Nothing to Lose

The black-white buddy movie "Nothing to lose" is a lazy exercise in tired racial cliches.


Laura Miller
August 18, 1997 11:00PM (UTC)

the virtues of "Nothing to Lose," a new comedy starring Tim Robbins and Martin Lawrence, are few: It has Tim Robbins and it has, as filmgoers say, "some good lines." The rest of the movie isn't awful, but it is lazy, mediocre and contrived in ways all too typical of Hollywood product. "Nothing to Lose" hews close to the formula for interracial buddy pictures, and because it's so thin, the skeleton of that formula shows through its skin, a rickety vision that testifies to how feebly pop culture handles matters of race.

Robbins plays Nick Beam, a nice-guy ad exec who adores his wife (Kelly Preston). One day he comes home from work early and glimpses her in bed with another man. He staggers out to his car and drives the streets of Los Angeles in aimless despair, until he finds himself the victim of an attempted carjacking by Lawrence. "Boy, did you pick the wrong guy," he growls, and takes off into the desert with Lawrence as his unwilling companion. The two men bicker, tangle with a pair of nasty highway criminals and eventually bond, hatching a scheme to burglarize Nick's boss, who Nick believes has cuckolded him.

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But the plot of "Nothing to Lose" simply provides the premise for a series of sketches, wisecracks and put-downs -- the "good lines" flaunted in the movie's trailer. It's the sort of movie (like its ancestors, "48 Hours" and the "Lethal Weapon" series) that leans heavily on its actors' charisma, and the results are lopsided, to say the least. Robbins' immensely likable screen presence has warmed up chillier exercises than this, but Lawrence is a horrid, glaring little man, a performer who seems determined to win by force the attention he can never capture by charm. He's always angrily thrusting himself in the audience's face, as if he suspects (correctly) that we'll forget about him if he lets up for even a moment.

You can guess the rest. Robbins plays the quintessential white guy -- a square straight arrow -- to Lawrence's wise-ass, street-smart black. The white guy gets to lecture the black guy about the immorality of armed robbery ("You are a bad person") and the black guy gets to ridicule the white guy for his wimpy naiveti ("You don't have the respect of your woman"). The white guy gets to be virtuous and the black guy gets to be cool -- that's the trade-off Hollywood offers the races when it's not delivering sanctimonious parables about how we all should learn to get along. It can even seem like a good deal when the black guy is played by Eddie Murphy, an actor who invited audiences to relish the sly cunning percolating beneath his smooth, almond-eyed exterior -- who, black or white, wouldn't want to be Murphy's fine self? But the shrill, unpleasant Lawrence only serves to accentuate who really gets the short end of the stick in the buddy movie bargain.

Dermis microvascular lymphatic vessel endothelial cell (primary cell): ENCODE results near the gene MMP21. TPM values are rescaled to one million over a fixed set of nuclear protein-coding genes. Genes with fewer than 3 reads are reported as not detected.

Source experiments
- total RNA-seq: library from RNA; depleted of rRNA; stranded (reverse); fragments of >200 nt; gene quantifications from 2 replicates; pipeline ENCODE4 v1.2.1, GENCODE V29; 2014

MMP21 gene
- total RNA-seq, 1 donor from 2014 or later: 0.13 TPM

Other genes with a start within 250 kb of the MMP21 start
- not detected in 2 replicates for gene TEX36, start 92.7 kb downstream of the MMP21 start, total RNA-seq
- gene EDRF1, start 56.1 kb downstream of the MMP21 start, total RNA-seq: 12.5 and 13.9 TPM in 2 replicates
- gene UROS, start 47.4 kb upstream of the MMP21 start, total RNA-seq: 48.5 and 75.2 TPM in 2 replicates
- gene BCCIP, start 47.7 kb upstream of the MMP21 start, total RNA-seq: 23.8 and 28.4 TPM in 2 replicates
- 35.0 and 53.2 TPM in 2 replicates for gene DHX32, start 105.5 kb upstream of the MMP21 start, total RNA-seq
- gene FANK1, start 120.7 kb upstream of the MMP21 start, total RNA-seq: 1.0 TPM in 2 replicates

Perhaps aware of this (or perhaps attempting to placate Robbins' progressive politics), writer-director Steve Oedekerk asks us to believe a couple of implausible things about Lawrence's character. The first is that he's an electrical engineering whiz driven to robbery because absolutely no one will hire him -- although it never occurs to him to use his skill to commit crimes less dangerous (and cruel) and more lucrative than carjacking. Oedekerk would also have us believe that the callous, boastful, cowardly, selfish buffoon we see in the movie's first half has a loving wife, two cuddly kids and a big fat mama -- all stashed in an apartment that, with its afghans, upright piano and dowdy sofa, looks like the set of an August Wilson play. Lawrence's only convincing moments in "Nothing to Lose" are when he's bullying someone or pouting, and they're completely impossible to reconcile with the scenes of him as a warm, concerned daddy. Even if Lawrence were as talented as Murphy, he couldn't manage the tortured contradictions written into this role. His character feels like the patchwork creation of several competing agendas, not a human being.

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The racially mixed audience at a recent preview screening of "Nothing to Lose" hooted gleefully every time Lawrence revved up his Ebonics and put Robbins in his place. But they laughed just as loud during a scene in which Lawrence emerges from a car and dances comically around a diner parking lot wailing "My ass done fall asleep! I dint know an ass could fall asleep!" -- or at the aforementioned big fat mama, whose immediate response to any kind of trouble is to slap every grown man within reach. Shades of Stepin Fetchit and Aunt Jemima! It's downright creepy how often "Nothing to Lose" harks back to minstrel shows, but it's even creepier that no one, black or white, seems to notice or mind it, not even Lawrence, who probably considers himself a shining example of successful black manhood. The movie's lame, tossed-off references to job discrimination don't hide the fact that he's essentially playing court jester to Robbins' lanky aristocrat, trading full humanity and dignity for sassing rights -- and a few good lines.


Laura Miller

Laura Miller is the author of "The Magician's Book: A Skeptic's Adventures in Narnia."

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